2. So, in other words Grant, your idea amounts to welfare. I am not in favor of taking care of everyone unwilling to get an education with my earned dollars. And I’m not in the wealthy elite faction that you are referring to. I actually work and pay too much of my earned income in taxes, as does every other person not on the ‘welfare take’. And if you added all the bits and pieces of taxes you pay from phone use to every other item you use, Americans are overpaying.

    Therefore, your response in another in a long series of problems when the middle class announce we are being squeezed, you turn the response into something about a tiny, tiny faction of people in this country.

  3. Wealthy Americans have the lowest tax rates of any advanced industrial society. Through loopholes, the same goes for our corporations. Those are no longer ‘debate points’ but common facts.

    What happens at the bottom of the economic pyramid given our economic factors is finally being examined. Good. Couple of things on these kinds for stories: 1) ‘WNC’, in official terms is the western North Carolina Federal judicial district. That’s a line running east of Charlotte, north, and then to the SC, GA, TN and VA borders. 2) I have accessed Syracuse University’s TRAC data on occasion and NC 11 has been at the bottom for Federal direct payments for years: . Literally one or two up from the very bottom of Federal direct payments for food assistance and anti-poverty measures. NC has been near the bottom as a state for many years. 3) The 11th congressional district is what this story covers. It is perfectly fair to ask Rep. Shuler what his anti-poverty plan is at this point. His plan so far is a campaign stunt with 68 people behind it that raised all of $1,000 bucks to address the needs of over 100,000 Americans living in poverty in his district: .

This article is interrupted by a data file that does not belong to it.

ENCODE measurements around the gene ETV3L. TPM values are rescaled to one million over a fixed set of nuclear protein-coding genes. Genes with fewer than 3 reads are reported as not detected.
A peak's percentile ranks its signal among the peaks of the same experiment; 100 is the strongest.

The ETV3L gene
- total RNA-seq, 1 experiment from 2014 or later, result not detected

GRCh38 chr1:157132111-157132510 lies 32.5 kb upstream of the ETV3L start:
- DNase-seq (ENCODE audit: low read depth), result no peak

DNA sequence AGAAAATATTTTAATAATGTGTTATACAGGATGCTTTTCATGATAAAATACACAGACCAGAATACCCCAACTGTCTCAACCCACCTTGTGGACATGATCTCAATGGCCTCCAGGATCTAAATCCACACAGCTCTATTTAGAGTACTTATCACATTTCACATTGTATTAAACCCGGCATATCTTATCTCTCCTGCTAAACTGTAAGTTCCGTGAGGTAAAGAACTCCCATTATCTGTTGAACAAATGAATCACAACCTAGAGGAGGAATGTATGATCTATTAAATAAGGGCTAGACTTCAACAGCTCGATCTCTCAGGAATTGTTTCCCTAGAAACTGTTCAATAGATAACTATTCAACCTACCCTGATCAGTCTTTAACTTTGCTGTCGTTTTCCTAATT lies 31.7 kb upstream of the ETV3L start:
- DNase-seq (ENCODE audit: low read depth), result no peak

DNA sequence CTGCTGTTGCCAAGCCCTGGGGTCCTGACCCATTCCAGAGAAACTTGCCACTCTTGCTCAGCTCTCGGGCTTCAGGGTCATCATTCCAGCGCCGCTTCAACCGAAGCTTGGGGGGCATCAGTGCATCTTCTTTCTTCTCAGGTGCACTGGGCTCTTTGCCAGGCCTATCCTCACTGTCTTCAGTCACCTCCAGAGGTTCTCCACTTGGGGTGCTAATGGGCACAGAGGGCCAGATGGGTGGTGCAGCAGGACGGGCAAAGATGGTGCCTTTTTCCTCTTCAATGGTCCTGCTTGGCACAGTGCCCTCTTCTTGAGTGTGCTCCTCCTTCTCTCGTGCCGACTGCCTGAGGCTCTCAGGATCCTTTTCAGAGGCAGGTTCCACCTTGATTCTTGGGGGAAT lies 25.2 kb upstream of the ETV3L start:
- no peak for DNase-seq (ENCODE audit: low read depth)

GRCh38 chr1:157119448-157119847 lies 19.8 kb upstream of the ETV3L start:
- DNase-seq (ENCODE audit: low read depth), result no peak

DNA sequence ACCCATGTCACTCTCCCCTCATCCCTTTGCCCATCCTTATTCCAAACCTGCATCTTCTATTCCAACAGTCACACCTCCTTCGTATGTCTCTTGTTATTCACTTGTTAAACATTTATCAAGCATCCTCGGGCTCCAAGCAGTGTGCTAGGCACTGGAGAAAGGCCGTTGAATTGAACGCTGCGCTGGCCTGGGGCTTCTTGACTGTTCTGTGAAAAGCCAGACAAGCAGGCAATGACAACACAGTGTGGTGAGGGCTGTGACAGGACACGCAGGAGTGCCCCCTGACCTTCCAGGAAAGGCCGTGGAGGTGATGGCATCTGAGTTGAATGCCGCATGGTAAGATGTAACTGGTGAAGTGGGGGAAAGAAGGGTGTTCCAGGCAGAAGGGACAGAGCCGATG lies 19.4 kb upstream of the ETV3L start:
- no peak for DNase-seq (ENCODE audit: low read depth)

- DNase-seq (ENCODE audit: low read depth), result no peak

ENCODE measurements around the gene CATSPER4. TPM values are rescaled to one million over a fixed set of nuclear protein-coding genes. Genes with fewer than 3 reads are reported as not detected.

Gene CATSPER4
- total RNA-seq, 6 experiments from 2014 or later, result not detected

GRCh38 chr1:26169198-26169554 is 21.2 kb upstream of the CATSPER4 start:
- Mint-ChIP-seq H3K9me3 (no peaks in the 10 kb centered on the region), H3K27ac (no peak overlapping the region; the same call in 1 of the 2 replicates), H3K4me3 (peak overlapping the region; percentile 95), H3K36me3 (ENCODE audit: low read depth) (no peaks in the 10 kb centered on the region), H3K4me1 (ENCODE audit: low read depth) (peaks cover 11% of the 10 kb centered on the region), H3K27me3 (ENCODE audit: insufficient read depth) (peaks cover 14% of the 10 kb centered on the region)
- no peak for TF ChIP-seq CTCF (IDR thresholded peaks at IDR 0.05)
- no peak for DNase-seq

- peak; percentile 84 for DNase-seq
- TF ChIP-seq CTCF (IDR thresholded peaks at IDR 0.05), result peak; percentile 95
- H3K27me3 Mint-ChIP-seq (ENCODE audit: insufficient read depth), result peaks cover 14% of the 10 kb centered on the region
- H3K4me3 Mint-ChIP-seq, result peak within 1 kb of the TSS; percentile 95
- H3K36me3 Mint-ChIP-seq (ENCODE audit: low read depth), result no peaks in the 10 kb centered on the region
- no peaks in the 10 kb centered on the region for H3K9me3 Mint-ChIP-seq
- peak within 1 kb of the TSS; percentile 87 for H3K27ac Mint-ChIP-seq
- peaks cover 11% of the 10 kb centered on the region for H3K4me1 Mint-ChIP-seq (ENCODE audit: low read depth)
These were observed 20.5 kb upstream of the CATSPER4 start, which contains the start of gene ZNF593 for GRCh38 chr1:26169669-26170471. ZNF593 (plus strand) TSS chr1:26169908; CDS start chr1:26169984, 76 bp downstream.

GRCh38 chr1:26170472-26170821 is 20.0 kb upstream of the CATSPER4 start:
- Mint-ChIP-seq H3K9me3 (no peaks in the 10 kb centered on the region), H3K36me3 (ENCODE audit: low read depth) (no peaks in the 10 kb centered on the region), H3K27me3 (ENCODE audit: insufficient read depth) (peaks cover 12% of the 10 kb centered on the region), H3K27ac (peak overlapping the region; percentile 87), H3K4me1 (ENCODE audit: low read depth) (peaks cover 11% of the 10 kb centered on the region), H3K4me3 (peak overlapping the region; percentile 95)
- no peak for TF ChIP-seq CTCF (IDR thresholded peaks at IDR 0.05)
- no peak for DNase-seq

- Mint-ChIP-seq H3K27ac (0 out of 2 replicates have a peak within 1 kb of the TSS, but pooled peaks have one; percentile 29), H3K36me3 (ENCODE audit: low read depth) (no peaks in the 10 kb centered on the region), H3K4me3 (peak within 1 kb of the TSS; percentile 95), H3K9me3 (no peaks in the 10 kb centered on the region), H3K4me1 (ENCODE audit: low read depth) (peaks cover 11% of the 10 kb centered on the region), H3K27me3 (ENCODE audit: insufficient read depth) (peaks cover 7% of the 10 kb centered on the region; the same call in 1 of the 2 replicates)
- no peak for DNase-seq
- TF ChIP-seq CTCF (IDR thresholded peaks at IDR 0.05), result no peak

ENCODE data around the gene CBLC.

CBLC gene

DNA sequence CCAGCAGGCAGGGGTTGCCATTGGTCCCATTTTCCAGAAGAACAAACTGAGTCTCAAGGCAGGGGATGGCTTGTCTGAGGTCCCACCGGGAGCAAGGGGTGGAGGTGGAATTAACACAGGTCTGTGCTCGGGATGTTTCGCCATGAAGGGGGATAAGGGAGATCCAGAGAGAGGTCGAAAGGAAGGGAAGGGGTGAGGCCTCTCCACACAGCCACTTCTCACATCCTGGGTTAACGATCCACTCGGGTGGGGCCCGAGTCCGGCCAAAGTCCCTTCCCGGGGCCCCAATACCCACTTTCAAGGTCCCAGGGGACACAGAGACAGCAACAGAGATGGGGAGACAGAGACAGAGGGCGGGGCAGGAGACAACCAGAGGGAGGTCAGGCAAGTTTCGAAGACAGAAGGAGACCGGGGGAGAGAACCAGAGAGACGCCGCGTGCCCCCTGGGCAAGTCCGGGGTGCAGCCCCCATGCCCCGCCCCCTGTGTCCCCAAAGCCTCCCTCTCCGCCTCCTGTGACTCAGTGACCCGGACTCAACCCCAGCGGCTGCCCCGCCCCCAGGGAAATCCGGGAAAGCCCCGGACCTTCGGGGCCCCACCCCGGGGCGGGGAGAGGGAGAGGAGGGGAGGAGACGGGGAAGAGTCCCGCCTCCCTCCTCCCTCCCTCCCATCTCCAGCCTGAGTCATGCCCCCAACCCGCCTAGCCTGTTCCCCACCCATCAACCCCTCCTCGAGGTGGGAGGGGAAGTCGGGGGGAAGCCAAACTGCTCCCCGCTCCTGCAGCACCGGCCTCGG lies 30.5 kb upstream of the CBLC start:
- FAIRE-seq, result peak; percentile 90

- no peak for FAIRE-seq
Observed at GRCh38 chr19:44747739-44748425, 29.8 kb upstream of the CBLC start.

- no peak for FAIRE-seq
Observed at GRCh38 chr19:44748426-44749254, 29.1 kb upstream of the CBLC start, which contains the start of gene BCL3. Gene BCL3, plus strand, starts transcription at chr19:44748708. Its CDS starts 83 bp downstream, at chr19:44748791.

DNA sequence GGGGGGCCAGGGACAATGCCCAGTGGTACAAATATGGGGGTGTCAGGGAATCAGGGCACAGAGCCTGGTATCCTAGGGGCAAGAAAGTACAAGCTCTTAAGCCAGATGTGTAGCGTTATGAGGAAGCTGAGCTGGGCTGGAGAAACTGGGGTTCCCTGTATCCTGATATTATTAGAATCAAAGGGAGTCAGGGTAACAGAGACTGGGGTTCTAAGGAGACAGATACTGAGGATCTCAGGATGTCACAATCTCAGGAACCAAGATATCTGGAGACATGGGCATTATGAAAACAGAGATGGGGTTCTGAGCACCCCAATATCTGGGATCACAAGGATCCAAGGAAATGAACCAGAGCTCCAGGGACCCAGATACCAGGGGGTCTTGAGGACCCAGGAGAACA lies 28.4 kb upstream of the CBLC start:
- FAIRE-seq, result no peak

4. That’s because we pay extremely high taxes in North Carolina. Income Tax, Sales Tax, Property Tax, Excise Tax, Gas Tax, Tax, Tax, Tax…

    You earn a dollar, the federal, state and local governments tax that earned income. You take what is left and drive to the store, the gas tax grabs some more. You buy a loaf of bread, tax grabs some more. You manage to save enough money to buy a home, now, get ready to be taxed forever on that small piece of property for the rest of your life.